Within a family, an object can take on special significance, uniting generations and preserving heritage. Take, for instance, the bowl passed down from parent to child in Caren Stelson's true story, A Bowl Full of Peace, a reminder of what remains intact even after an atomic bomb blast.

In Dezh Azaad's book, the titular carpet gives a refugee Afghan family a piece of home that accompanies them wherever they go. Throughout the day, the carpet gives them a place to sit, to prepare and share food, to play, to listen to stories, and more.

Nan Cao's bright, bold pictures bring young readers right into the midst of the action, mostly real, sometimes imaginary. When the children play chess on the carpet, they're pictured as pushing around pieces more than twice their size, except for the toddler, who's riding atop the white knight piece. The rhyme scheme is pleasantly subtle:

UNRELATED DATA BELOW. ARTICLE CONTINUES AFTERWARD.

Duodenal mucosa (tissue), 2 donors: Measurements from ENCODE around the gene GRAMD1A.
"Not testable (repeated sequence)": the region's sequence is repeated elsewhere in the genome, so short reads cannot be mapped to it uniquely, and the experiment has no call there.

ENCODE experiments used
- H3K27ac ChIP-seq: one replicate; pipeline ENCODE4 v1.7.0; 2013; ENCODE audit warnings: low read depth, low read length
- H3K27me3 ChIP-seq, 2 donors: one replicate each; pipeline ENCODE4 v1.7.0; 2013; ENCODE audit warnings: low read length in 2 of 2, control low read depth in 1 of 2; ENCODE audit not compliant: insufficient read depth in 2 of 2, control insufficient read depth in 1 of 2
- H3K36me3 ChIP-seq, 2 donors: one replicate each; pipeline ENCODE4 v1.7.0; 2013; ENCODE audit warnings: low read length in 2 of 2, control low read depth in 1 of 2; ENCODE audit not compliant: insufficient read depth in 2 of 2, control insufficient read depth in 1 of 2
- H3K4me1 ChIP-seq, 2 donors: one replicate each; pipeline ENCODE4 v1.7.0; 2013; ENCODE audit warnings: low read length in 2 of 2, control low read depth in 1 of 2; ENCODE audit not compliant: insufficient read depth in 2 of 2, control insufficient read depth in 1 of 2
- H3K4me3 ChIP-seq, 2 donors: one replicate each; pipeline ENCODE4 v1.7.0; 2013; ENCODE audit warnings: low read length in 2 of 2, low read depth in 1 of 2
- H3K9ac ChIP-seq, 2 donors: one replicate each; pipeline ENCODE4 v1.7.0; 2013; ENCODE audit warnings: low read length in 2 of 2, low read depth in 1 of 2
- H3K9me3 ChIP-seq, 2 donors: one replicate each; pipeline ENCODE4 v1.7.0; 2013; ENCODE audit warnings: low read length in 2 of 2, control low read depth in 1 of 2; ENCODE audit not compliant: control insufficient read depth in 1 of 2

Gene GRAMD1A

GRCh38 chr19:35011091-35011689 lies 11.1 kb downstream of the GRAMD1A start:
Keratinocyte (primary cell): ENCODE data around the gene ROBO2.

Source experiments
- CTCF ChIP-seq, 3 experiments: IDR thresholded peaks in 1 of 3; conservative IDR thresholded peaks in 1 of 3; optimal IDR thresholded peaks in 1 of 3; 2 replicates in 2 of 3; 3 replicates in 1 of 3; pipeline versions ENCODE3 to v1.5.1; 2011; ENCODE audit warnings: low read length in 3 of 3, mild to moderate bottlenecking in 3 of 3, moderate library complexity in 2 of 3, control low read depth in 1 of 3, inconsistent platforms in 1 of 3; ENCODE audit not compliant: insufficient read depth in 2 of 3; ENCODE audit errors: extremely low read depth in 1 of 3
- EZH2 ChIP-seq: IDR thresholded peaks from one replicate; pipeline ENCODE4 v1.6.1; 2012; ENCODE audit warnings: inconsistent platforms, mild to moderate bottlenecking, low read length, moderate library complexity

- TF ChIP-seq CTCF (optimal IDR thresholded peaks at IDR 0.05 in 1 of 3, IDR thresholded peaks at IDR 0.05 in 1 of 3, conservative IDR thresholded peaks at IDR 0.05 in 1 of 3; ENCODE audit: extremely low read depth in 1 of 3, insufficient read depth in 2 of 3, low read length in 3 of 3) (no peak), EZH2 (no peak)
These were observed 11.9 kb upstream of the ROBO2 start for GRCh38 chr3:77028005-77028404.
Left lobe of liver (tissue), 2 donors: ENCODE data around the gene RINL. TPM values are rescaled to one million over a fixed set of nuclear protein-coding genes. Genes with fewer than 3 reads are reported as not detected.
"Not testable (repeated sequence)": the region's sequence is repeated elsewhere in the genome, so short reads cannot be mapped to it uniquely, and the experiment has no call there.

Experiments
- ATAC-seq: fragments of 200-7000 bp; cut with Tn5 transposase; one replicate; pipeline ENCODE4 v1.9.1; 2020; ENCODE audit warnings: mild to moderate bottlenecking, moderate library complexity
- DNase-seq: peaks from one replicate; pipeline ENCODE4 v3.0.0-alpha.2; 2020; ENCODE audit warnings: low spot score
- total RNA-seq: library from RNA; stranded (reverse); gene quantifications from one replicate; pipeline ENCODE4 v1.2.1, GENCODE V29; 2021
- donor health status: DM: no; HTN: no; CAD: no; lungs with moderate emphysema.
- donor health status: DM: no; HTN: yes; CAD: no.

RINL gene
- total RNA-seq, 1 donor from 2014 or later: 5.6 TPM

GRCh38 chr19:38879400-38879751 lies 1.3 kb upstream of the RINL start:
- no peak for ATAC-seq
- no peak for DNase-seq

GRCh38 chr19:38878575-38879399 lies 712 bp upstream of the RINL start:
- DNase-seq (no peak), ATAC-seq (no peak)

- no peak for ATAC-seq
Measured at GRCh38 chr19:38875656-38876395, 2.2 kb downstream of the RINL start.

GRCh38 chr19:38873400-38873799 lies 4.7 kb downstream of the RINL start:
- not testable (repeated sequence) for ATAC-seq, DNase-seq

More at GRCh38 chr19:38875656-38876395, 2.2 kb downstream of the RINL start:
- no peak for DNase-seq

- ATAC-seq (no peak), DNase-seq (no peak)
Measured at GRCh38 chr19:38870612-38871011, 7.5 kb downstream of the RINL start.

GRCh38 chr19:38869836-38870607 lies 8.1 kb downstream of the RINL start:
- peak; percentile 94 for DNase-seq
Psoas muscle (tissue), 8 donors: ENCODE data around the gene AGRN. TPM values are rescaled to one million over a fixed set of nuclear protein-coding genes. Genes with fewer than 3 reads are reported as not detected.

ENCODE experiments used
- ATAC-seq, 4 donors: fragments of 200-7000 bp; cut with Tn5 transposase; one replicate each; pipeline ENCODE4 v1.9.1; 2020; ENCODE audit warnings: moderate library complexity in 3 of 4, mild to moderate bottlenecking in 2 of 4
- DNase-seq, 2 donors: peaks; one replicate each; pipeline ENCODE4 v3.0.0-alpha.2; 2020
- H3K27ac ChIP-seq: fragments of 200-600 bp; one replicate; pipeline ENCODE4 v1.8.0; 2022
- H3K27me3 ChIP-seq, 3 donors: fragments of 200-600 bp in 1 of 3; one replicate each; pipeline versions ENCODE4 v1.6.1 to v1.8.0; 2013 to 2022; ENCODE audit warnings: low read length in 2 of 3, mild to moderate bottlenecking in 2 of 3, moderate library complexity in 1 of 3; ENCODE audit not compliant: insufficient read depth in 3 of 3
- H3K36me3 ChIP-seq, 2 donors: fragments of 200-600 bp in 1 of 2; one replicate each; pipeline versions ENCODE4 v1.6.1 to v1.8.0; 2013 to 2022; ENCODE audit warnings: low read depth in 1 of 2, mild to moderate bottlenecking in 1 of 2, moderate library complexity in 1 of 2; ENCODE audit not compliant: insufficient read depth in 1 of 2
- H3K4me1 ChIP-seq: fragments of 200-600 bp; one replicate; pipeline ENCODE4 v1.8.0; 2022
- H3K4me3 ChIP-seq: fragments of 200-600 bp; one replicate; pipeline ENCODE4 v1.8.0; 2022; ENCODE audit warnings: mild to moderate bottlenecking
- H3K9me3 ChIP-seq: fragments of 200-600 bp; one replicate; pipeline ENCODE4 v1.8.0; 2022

"Rooks are fast, pawns are slower.
'Your king's stuck — this game is over!'
The carpet is for learning."

Yet the book also touches upon the suffering experienced by refugees: "our lives crushed by others' wars," the feeling of never belonging. What keeps them strong is the carpet, all it represents, and all that's shared upon it, including delicious Afghan cuisine made with freshly gathered basil, mint, dill, and parsley.

Dezh Azaad, an Afghan writer who has been a refugee his whole life, acknowledges that prejudice and misrepresentation of Afghans is not easy to take and that no one should ever have to get used to it. His book helps to "uncover the heart and true face of my — and all — people, so that children everywhere can live and learn in love, not fear."